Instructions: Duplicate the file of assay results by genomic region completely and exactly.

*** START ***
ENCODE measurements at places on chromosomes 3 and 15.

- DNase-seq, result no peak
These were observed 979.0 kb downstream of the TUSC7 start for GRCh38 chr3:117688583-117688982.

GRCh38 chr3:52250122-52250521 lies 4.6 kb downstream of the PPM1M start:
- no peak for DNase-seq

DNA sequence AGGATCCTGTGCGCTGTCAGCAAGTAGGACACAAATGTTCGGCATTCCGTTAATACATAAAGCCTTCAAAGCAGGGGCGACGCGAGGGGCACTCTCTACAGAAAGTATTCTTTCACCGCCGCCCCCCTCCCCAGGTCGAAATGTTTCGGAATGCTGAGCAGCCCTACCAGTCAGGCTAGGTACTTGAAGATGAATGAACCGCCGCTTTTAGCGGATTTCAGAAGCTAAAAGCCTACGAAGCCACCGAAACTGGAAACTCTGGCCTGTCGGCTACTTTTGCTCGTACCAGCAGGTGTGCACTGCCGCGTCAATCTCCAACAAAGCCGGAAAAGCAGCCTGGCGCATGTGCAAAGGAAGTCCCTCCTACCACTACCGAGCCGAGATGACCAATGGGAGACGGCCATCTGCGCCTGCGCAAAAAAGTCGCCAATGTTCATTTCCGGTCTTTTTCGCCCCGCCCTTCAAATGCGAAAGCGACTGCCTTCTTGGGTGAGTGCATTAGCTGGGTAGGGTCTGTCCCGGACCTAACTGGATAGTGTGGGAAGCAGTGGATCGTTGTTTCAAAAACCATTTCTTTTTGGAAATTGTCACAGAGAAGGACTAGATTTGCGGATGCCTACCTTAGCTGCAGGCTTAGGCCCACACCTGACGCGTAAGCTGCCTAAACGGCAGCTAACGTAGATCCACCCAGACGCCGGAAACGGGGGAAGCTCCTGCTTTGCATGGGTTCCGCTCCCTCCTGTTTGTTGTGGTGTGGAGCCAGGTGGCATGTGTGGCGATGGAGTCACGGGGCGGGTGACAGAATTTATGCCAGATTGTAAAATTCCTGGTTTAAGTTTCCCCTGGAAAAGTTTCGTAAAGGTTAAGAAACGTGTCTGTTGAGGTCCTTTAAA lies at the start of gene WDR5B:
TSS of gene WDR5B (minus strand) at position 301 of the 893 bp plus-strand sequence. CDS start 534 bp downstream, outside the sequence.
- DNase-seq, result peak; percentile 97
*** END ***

ENCODE measurements at places on chromosomes 3 and 15.

- DNase-seq, result no peak
These were observed 979.0 kb downstream of the TUSC7 start for GRCh38 chr3:117688583-117688982.

GRCh38 chr3:52250122-52250521 lies 4.6 kb downstream of the PPM1M start:
- no peak for DNase-seq

DNA sequence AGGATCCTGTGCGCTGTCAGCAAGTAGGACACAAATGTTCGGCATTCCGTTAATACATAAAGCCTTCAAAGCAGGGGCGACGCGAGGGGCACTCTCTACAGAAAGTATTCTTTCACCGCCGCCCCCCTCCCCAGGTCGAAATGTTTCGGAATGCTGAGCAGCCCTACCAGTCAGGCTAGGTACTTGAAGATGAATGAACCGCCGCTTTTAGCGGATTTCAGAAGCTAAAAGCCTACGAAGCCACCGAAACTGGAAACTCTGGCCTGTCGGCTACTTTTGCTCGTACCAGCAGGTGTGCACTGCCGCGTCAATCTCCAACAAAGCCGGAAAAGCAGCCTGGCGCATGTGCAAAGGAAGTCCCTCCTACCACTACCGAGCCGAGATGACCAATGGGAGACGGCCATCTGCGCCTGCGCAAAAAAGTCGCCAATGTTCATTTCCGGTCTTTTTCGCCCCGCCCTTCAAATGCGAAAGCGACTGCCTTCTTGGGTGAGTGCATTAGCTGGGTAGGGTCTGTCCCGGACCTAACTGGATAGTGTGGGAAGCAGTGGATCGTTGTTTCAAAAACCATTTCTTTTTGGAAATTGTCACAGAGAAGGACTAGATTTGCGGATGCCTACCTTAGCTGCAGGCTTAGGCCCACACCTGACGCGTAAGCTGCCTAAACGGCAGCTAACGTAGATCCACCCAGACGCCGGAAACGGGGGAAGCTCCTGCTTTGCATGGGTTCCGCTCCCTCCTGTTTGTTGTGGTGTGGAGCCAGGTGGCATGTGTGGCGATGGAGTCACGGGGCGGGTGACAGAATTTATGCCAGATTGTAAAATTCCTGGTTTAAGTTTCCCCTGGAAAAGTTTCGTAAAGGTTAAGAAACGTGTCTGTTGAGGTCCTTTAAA lies at the start of gene WDR5B:
TSS of gene WDR5B (minus strand) at position 301 of the 893 bp plus-strand sequence. CDS start 534 bp downstream, outside the sequence.
- DNase-seq, result peak; percentile 97